This will kill anything with the word 'test' in the subject line.

  To kill anything that is a followup to any article, use this patter:
			/Subject: *Re:/:j
This kills anything beginning with Re:.

  To kill cross-posts from one particular group, say foo.bar, try this:

		/Newsgroups:.*[ ,]foo\.bar/h:j

This searches the header (the 'h' modifier) for any line containing the
string 'Newsgroups:' (which all articles do), as well as the string
'foo.bar'.  The other elements of this line are part of the regular
expression meta-language; see the ed(1) man page for more details.
(Note that all of them are necessary, particularly the '\' before the
'.' in foo\.bar.)

  To kill all cross-posts, from any group at all:


If the Newsgroups: line has a ',' in it, it's a cross-post, and therefore
this will find it.
  Note that the above line searches the entire header, included the
Subject: line, for that pattern.  So a Subject line like:
		Subject: I hate the Newsgroups: line, don't you?
would get killed by that pattern, because it has a 'Newsgroups:' part, and
a ','.  To make it work properly, use the 'start of line' character, ^.
The ^ isn't actually there when you look at the header yourself; it just
means to look for the beginning of the line.  So, to kill cross-posts:


should be used instead.  (Use of the ^ is recommended if you know the
pattern you want to catch will be at the beginning of the line; it makes
searching a lot faster.)

  To kill articles from a single poster, you need to know the userid and
nodename of the poster; for this example we'll use noone at anywhere.all.

		/From: *noone at anywhere\.all/h:j

  For articles from any site, just remove the 'noone' from the previous
line, and articles from the machine 'anywhere.all' will be killed.
(Note again that the \ is important.)

  Now, after all that, you might suddenly find out that you killed articles
from someone whose posts you want to read even if they write about subjects
you don't want to read.  For that, you need to 'unkill' the articles by
	   /From: *name of person you want to read/h:m
So, if you suddenly decided you wanted to read noone at anywhere.all's 
postings, after having deleted them above, you would add this line:

		/From: *noone at anywhere\.all/h:m

The 'm' becomes useful suddenly.  You can substitute m for j any time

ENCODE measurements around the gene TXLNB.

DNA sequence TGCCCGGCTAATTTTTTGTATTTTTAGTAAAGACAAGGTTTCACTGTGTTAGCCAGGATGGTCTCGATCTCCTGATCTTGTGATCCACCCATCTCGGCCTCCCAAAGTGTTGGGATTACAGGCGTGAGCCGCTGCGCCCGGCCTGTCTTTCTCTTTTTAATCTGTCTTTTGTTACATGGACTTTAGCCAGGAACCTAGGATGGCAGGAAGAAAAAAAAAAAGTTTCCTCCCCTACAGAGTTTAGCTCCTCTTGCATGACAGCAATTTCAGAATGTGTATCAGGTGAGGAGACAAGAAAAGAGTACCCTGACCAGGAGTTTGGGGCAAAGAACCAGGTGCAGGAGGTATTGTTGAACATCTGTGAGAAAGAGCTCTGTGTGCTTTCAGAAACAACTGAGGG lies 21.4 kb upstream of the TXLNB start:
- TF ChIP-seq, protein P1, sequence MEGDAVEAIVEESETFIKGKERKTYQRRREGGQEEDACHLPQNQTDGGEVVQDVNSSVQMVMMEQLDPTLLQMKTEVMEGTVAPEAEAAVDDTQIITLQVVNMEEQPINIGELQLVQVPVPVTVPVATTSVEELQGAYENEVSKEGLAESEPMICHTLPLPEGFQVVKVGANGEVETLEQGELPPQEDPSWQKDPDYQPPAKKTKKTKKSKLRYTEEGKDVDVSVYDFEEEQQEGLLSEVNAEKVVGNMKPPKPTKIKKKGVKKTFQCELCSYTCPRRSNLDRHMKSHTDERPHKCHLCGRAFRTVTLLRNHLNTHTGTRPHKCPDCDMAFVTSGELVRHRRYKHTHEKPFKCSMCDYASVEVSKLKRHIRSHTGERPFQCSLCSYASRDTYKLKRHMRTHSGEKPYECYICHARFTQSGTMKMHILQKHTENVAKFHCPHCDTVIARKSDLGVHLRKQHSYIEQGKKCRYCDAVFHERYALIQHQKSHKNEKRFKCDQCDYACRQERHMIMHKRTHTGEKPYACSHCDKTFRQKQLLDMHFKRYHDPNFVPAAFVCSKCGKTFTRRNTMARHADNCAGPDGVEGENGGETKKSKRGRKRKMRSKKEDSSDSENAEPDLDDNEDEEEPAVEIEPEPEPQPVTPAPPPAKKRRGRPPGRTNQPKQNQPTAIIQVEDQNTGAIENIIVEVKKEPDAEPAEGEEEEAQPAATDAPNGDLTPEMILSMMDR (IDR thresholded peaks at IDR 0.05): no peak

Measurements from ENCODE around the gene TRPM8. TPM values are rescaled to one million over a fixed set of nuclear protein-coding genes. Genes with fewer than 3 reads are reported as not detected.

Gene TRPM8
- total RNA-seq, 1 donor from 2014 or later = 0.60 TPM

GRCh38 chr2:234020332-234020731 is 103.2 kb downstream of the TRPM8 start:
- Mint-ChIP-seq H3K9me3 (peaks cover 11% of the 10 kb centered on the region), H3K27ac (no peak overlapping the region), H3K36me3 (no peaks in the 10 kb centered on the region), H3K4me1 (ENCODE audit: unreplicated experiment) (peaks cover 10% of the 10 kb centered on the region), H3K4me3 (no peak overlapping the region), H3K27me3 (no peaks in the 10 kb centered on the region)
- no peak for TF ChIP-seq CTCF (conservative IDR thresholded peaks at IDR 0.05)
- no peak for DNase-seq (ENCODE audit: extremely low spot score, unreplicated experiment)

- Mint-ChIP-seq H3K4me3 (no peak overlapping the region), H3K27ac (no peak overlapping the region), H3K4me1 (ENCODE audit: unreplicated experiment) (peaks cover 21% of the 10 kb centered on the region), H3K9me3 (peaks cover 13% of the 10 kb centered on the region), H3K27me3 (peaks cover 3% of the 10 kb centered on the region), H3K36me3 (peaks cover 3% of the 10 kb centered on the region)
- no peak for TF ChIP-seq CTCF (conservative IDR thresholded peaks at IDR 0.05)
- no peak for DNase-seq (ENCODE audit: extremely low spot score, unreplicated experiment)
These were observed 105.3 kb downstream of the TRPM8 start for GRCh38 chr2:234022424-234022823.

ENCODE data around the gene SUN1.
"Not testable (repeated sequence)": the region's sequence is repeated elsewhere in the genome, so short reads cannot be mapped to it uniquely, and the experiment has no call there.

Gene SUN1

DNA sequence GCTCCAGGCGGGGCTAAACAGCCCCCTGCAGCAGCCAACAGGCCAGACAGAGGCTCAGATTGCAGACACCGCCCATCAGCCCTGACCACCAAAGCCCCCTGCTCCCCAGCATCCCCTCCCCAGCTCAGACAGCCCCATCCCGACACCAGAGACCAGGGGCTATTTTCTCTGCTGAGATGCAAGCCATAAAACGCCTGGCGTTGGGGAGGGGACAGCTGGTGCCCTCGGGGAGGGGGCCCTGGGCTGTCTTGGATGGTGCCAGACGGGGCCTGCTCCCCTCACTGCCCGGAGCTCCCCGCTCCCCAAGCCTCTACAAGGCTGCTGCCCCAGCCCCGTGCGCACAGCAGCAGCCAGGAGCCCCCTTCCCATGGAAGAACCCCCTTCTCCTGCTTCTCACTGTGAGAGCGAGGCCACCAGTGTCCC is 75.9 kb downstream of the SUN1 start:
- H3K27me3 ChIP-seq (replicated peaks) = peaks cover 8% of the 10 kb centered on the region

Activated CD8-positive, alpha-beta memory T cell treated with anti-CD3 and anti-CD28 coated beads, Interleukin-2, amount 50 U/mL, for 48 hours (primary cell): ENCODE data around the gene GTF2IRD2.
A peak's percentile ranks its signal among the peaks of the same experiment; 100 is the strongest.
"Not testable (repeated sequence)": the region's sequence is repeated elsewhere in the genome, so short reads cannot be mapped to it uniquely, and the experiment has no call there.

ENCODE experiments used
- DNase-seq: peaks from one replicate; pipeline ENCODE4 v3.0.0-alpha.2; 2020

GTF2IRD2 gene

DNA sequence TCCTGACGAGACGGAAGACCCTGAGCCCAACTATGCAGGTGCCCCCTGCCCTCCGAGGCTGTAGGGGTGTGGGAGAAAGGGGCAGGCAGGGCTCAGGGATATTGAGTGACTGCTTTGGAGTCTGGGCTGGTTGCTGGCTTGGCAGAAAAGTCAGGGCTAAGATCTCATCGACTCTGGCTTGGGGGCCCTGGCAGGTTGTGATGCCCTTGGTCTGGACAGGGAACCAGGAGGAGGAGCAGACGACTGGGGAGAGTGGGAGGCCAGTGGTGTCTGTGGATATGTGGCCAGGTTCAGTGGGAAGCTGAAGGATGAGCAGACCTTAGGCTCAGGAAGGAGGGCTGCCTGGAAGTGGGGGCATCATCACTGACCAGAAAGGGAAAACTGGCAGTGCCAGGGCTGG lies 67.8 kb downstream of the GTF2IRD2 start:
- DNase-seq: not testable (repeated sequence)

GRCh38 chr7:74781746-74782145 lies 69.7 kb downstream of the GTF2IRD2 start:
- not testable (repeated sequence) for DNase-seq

you need to, up above.  In fact, you can kill everything in a newsgroup and
only read what you want to read by using the 'm' feature, and putting this
line at the top of your KILL file:


  Finally, you can kill (or mark, of course) a particular pattern appearing
anywhere in the article, as opposed to just the Subject: line or the header:


This is useful for, for instance, killing all articles by a certain user,
followups to said user's articles, and even mention of the user by userid
and node, or, conversely, by marking all of those conversations as unread
so you can read them if they've been killed accidentally by your other

  Further information is available in the rn man page, particularly on
other available commands and modifiers.  Regular expression syntax is
in the ed(1) man page; the xrn man page gives information about the quirks
of xrn in relation to killfiles.

  I'd like to thank Jonathan Kamens and Rich Salz in particular for their
help, and everyone else who's sent in comments, criticisms, and suggestions;
keep them coming, folks!

Minor administrative note to the suggestors: Several people have suggested
that, in junking all of the articles and then marking only the desirable
ones to read, you need to use the 'r' modifier (search read articles as
well as unread).  According to the man page I read, you don't need that;
if 'm' is the first command, the 'r' is assumed.  If anyone wants to test
this and tell me it's wrong, please do.  But please only tell me if it's
wrong; I'll assume it's right until someone tells me otherwise. :-)

Leanne Phillips
"Go not unto the Elves for counsel, for they will say both yea and nay."
"Now is _not_ a good time, Keiko!" - Worf, "Disaster"
"Variety is the spice of life, and I don't want to die." - Scott Borst